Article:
Photographer Tip: Reconsidering Safe Deposit for Storage
Since the 19th century, bank safe deposit boxes have provided peace of mind - a trusted, secure place to store and protect valuables and important personal documents from theft, fire, natural disasters and unauthorized use.
Over the years, that allure of safety hasn't been lost on photographers – during the analog era when safekeeping one’s unique film negatives was essential, and today in the digital age, when finding a safe, secondary location to store images on a hard drive is part of a "3-2-1" backup plan.
Bank safe deposit boxes are a viable option for storing personal documents outside the home, but if you're a photographer, they're not necessarily the best place to store your negatives, prints and hard drives.
Why? Because safe deposit boxes pose serious preservation, security and legal issues that photographers (and other artists, too!) must consider to make an informed decision before renting one to store work, especially if you shot in film and your negatives haven't been digitized or checked regularly.
Five Things to Know Before Storing Your Work in "Safe" Deposit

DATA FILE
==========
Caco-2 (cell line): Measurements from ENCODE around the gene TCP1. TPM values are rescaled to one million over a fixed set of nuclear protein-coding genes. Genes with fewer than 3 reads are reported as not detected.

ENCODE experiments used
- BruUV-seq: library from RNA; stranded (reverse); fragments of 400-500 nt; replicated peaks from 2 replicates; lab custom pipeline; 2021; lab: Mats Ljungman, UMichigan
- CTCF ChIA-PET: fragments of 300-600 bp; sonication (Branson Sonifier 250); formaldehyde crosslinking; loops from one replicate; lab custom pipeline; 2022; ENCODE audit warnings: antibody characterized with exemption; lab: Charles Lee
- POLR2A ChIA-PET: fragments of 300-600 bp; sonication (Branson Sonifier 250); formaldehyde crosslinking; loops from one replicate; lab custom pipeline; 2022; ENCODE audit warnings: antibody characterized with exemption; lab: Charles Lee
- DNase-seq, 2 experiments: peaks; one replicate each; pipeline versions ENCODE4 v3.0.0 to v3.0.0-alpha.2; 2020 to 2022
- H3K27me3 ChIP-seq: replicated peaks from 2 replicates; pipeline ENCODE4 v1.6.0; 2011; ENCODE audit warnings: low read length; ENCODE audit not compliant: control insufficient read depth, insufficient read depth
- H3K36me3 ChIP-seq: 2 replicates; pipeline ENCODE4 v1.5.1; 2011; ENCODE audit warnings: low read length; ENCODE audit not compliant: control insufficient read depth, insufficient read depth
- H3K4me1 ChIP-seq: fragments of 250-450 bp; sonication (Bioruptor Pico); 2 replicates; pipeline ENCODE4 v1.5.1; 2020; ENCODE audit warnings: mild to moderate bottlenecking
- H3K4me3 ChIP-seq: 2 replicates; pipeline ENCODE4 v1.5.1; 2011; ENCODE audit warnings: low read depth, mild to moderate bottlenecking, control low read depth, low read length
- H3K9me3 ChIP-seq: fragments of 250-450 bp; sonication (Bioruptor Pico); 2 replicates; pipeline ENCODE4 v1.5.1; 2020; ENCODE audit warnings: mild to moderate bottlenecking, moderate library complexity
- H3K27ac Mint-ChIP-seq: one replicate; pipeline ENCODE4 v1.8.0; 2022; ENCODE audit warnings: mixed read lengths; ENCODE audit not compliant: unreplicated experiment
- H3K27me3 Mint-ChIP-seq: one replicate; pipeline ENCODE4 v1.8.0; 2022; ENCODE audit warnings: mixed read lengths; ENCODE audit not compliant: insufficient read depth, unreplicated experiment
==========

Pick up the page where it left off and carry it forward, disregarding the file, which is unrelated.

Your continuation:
Uncertain Climate Control: Banks may promote their safe deposit vaults as “climate controlled,” but a bank branch's HVAC system can't provide the optimal and stable storage environment for long-term preservation of vulnerable photographic materials. Fragile cellulose acetate film-based negatives (still and moving image) require constant temperature and humidity controls to prevent chemical deterioration. A locked, airless and infrequently opened safe deposit box containing your negatives is a recipe for vinegar syndrome, which causes shrinking, buckling and embrittlement of the film base. With vinegar syndrome, the trapped acetic acid fumes from even a few deteriorated negatives can breakdown and destroy other negatives stored in a confined space. Color dye fading, silver image fading and mold growth are other major risks.
Environmental Risks: Think floods. Many safe deposit vaults are located in the basements of bank branches, and strategically renting a box high on the vault wall won't necessarily protect your negatives or prints from water damage and high humidity if the entire basement is inundated by water.
This isn't as uncommon as you think. Hundreds of safe deposit boxes flooded and more than 30 bank branches closed in Houston after Hurricane Harvey pummeled Texas in 2017. The banks eventually removed drenched boxes to temporary storage facilities and contacted box owners to retrieve their wet property. The inevitable time lag was probably too late to salvage water-logged negatives or hard drives.
If you don't believe a natural disaster could happen to your bank, consider the possibility of a leak or burst pipe. Hmmm. So if you’re committed to using a safe deposit box and have no other storage option, try to house photographic negatives (and prints) in archival photographic enclosures that have passed the Photographic Activity Test (PAT), and encase the whole lot inside one or more archival zippered polyethylene bags. Same with a hard drive. You can never be too cautious.